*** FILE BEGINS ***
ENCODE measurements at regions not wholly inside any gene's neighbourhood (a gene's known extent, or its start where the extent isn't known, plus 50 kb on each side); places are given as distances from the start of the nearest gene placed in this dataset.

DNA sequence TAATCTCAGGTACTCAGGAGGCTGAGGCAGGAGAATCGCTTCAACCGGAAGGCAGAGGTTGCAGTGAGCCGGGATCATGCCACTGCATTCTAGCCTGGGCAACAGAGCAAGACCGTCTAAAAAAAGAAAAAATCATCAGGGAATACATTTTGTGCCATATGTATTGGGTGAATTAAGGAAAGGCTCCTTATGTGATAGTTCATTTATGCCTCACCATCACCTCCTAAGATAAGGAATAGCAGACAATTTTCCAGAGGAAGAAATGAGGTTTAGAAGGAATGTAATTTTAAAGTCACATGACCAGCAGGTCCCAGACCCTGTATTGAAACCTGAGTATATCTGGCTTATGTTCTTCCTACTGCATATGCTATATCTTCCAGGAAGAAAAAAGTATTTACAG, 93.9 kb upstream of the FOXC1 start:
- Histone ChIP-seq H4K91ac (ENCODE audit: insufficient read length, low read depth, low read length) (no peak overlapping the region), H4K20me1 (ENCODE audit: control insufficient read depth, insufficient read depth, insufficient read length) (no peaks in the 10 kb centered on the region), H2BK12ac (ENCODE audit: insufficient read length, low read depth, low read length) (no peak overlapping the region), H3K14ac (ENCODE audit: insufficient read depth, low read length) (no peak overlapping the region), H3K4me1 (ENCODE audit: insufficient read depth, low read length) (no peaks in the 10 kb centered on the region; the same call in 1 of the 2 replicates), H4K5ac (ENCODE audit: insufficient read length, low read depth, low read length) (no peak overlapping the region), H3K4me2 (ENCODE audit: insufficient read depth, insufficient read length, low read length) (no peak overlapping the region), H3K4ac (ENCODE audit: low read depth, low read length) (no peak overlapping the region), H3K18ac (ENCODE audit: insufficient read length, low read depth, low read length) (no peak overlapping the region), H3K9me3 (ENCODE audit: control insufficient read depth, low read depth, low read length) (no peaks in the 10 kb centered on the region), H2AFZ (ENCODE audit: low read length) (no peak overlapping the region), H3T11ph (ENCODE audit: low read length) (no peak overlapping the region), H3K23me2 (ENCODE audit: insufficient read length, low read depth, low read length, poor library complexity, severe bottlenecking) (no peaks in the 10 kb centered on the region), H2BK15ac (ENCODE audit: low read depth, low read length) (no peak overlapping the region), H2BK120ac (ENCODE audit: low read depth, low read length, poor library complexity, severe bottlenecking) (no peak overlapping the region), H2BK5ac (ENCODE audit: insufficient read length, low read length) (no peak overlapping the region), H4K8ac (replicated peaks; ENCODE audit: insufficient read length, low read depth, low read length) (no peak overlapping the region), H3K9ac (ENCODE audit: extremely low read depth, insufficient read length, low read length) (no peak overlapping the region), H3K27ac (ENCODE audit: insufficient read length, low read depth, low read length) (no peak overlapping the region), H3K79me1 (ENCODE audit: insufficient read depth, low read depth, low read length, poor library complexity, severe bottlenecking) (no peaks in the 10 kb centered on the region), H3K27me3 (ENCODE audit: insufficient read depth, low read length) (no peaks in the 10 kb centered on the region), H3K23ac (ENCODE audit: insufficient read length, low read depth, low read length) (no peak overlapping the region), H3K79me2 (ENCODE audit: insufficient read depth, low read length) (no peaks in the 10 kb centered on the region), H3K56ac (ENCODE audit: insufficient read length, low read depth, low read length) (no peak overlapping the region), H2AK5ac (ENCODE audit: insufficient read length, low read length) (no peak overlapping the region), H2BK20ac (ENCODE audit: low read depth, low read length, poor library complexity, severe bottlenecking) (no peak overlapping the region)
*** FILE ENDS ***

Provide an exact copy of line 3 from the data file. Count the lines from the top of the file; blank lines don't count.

- Histone ChIP-seq H4K91ac (ENCODE audit: insufficient read length, low read depth, low read length) (no peak overlapping the region), H4K20me1 (ENCODE audit: control insufficient read depth, insufficient read depth, insufficient read length) (no peaks in the 10 kb centered on the region), H2BK12ac (ENCODE audit: insufficient read length, low read depth, low read length) (no peak overlapping the region), H3K14ac (ENCODE audit: insufficient read depth, low read length) (no peak overlapping the region), H3K4me1 (ENCODE audit: insufficient read depth, low read length) (no peaks in the 10 kb centered on the region; the same call in 1 of the 2 replicates), H4K5ac (ENCODE audit: insufficient read length, low read depth, low read length) (no peak overlapping the region), H3K4me2 (ENCODE audit: insufficient read depth, insufficient read length, low read length) (no peak overlapping the region), H3K4ac (ENCODE audit: low read depth, low read length) (no peak overlapping the region), H3K18ac (ENCODE audit: insufficient read length, low read depth, low read length) (no peak overlapping the region), H3K9me3 (ENCODE audit: control insufficient read depth, low read depth, low read length) (no peaks in the 10 kb centered on the region), H2AFZ (ENCODE audit: low read length) (no peak overlapping the region), H3T11ph (ENCODE audit: low read length) (no peak overlapping the region), H3K23me2 (ENCODE audit: insufficient read length, low read depth, low read length, poor library complexity, severe bottlenecking) (no peaks in the 10 kb centered on the region), H2BK15ac (ENCODE audit: low read depth, low read length) (no peak overlapping the region), H2BK120ac (ENCODE audit: low read depth, low read length, poor library complexity, severe bottlenecking) (no peak overlapping the region), H2BK5ac (ENCODE audit: insufficient read length, low read length) (no peak overlapping the region), H4K8ac (replicated peaks; ENCODE audit: insufficient read length, low read depth, low read length) (no peak overlapping the region), H3K9ac (ENCODE audit: extremely low read depth, insufficient read length, low read length) (no peak overlapping the region), H3K27ac (ENCODE audit: insufficient read length, low read depth, low read length) (no peak overlapping the region), H3K79me1 (ENCODE audit: insufficient read depth, low read depth, low read length, poor library complexity, severe bottlenecking) (no peaks in the 10 kb centered on the region), H3K27me3 (ENCODE audit: insufficient read depth, low read length) (no peaks in the 10 kb centered on the region), H3K23ac (ENCODE audit: insufficient read length, low read depth, low read length) (no peak overlapping the region), H3K79me2 (ENCODE audit: insufficient read depth, low read length) (no peaks in the 10 kb centered on the region), H3K56ac (ENCODE audit: insufficient read length, low read depth, low read length) (no peak overlapping the region), H2AK5ac (ENCODE audit: insufficient read length, low read length) (no peak overlapping the region), H2BK20ac (ENCODE audit: low read depth, low read length, poor library complexity, severe bottlenecking) (no peak overlapping the region)